God Is a Monster
by Don R. Camp
This may be the number one complaint I hear on skeptic and
anti-theist websites. And of course, it is the center-piece
in Richard Dawkins’s argument against God in The God Delusion.
The God of the Old Testament is arguably the most
unpleasant character in all fiction: jealous and proud of it; a
petty, unjust, unforgiving control-freak; a vindictive,
bloodthirsty ethnic cleanser; a misogynistic, homophobic,
racist, infanticidal, genocidal, filicidal, pestilential,
megalomaniacal, sadomasochistic, capriciously malevolent bully.
That’s quite an indictment.
As evidence for the prosecution a variety of biblical stories are
presented: Noah’s flood (Genesis 6,7), the destruction of Sodom
and Gomorrah (Genesis 19), the order to destroy the
Amalekites (1 Samuel 15) and Midianites (Numbers 31), and some
The point in each is that all are destroyed: men, women, and
children. And that seems, brutal and immoral and monstrous
especially to our modern sensibilities. We like to see ourselves
as morally advanced, superior.
In the process of painting ourselves as superior, we forget. We
forget, in particular, World War ll. So let me remind the reader
Hitler rose to power as chancellor of Germany in 1932. His new
position allowed Hitler to
the plan he had articulated in his book Mein Kampf
six years earlier. His thesis was that the Jews and Communism were
a scourge. They were the cause of the evils that Germany had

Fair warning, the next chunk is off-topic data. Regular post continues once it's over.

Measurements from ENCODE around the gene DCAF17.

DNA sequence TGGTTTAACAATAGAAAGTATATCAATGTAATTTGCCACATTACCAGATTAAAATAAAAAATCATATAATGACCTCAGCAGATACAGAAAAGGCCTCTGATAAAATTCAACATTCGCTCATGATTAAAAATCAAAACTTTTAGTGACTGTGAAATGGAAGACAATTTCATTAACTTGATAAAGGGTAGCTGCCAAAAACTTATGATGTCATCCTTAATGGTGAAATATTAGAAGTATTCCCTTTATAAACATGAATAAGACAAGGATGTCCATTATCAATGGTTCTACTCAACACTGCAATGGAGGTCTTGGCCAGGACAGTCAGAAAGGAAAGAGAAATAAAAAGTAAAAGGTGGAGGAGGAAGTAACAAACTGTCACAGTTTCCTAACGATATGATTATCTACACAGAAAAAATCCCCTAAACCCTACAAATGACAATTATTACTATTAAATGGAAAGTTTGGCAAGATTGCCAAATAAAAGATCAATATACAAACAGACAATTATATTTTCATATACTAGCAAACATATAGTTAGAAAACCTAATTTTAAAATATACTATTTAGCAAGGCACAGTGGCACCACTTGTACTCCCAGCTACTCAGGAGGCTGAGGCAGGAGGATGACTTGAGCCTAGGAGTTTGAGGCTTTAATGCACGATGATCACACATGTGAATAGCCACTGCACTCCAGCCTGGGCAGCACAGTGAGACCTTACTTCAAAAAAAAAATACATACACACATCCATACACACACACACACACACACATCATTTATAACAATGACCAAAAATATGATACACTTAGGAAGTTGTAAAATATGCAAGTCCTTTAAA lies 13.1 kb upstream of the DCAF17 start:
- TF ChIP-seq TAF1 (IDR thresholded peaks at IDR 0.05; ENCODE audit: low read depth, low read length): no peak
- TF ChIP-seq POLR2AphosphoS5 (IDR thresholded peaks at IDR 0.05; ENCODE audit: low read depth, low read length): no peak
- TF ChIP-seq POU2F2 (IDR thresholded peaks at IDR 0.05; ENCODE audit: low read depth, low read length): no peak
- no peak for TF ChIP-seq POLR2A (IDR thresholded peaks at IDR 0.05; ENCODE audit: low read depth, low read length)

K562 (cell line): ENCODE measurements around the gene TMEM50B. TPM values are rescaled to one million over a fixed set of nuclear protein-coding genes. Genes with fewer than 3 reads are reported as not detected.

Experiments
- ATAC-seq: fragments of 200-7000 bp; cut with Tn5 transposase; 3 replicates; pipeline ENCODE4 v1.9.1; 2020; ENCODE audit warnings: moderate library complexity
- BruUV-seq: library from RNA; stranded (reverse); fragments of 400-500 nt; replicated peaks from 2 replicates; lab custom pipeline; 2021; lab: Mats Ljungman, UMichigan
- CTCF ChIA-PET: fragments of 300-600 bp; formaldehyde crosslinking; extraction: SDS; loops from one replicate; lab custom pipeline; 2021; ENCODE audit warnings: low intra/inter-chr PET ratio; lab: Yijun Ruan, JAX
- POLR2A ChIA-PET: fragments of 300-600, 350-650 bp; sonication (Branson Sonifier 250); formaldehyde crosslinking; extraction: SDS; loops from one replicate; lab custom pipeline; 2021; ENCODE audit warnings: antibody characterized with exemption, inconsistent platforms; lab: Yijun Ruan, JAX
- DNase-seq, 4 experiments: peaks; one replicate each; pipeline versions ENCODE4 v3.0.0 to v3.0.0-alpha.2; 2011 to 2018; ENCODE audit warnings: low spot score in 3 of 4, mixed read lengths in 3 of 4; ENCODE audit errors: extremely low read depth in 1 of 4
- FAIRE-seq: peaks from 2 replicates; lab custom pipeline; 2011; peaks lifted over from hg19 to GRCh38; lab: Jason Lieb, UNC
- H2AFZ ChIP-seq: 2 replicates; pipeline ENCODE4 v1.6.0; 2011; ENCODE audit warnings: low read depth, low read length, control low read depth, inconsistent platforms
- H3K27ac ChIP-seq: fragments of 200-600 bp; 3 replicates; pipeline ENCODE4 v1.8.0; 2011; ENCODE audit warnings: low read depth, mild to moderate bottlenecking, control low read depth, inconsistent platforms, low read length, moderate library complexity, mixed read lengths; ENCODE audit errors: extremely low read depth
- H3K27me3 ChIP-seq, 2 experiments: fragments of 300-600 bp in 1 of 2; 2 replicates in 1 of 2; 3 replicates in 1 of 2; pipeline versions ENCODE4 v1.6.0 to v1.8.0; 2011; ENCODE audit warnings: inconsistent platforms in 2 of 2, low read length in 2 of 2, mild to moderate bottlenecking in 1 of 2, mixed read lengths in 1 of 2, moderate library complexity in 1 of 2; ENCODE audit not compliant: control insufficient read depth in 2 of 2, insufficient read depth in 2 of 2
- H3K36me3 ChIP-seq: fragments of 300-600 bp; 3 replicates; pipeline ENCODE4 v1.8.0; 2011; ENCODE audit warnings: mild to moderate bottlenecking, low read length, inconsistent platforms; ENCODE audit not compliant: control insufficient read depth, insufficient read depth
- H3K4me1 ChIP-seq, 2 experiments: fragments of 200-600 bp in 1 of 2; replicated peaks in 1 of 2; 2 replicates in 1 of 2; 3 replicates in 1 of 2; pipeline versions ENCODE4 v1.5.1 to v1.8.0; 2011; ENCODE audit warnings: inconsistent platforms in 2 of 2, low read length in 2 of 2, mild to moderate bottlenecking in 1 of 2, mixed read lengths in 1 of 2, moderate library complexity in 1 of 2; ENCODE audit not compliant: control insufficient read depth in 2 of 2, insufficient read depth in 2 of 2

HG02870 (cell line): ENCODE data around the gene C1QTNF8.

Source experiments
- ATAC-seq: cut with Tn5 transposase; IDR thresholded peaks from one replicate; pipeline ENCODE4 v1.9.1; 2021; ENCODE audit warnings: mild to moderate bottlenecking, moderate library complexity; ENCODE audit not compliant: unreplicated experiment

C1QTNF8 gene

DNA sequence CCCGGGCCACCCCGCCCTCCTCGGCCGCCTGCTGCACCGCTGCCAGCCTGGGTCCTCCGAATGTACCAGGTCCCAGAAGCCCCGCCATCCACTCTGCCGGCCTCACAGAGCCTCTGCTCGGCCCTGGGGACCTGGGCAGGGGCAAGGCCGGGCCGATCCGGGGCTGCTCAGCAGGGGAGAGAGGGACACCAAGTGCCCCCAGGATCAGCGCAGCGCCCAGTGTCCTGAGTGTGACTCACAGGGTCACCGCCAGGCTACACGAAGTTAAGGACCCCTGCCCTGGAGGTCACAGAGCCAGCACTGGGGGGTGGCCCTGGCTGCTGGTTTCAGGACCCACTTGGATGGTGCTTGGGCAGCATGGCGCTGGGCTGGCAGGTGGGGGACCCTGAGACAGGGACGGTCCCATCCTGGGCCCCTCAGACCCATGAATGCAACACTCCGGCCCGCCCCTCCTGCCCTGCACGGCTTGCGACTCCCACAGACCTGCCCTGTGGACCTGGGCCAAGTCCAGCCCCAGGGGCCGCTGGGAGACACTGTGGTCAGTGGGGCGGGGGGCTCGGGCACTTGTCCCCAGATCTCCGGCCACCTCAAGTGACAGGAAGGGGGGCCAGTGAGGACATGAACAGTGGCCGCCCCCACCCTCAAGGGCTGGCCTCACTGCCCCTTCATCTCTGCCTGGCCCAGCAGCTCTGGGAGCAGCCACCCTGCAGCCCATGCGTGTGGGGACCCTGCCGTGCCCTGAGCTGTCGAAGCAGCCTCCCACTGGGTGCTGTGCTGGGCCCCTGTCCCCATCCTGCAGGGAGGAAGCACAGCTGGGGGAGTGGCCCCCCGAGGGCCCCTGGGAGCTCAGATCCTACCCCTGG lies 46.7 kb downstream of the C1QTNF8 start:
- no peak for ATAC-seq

endured. And he argued "the nationalization of our masses will
succeed only when, aside from all the positive struggle for the
soul of our people, their international poisoners are
The international poisoners were the Jews.
Over the next 13 years Hitler and Germany murdered 12 million of
those international poisoners, 6 million Jews and 6 million
others. The monstrous means – I use that term intentionally – were
gas chambers, death camps, firing squads, hangings and
experimentation in which men, women,
and children were disposed of as if they were rabid dogs. And
Germans for the most part joined without protest, though the few
protesters, of course, were exterminated along with the poisoners
they hoped to save.
Europe, of course, rose in defense against the world threat of the
Third Reich. Britain and France declared war in 1939.
Britain sent a force known as the British Expeditionary Force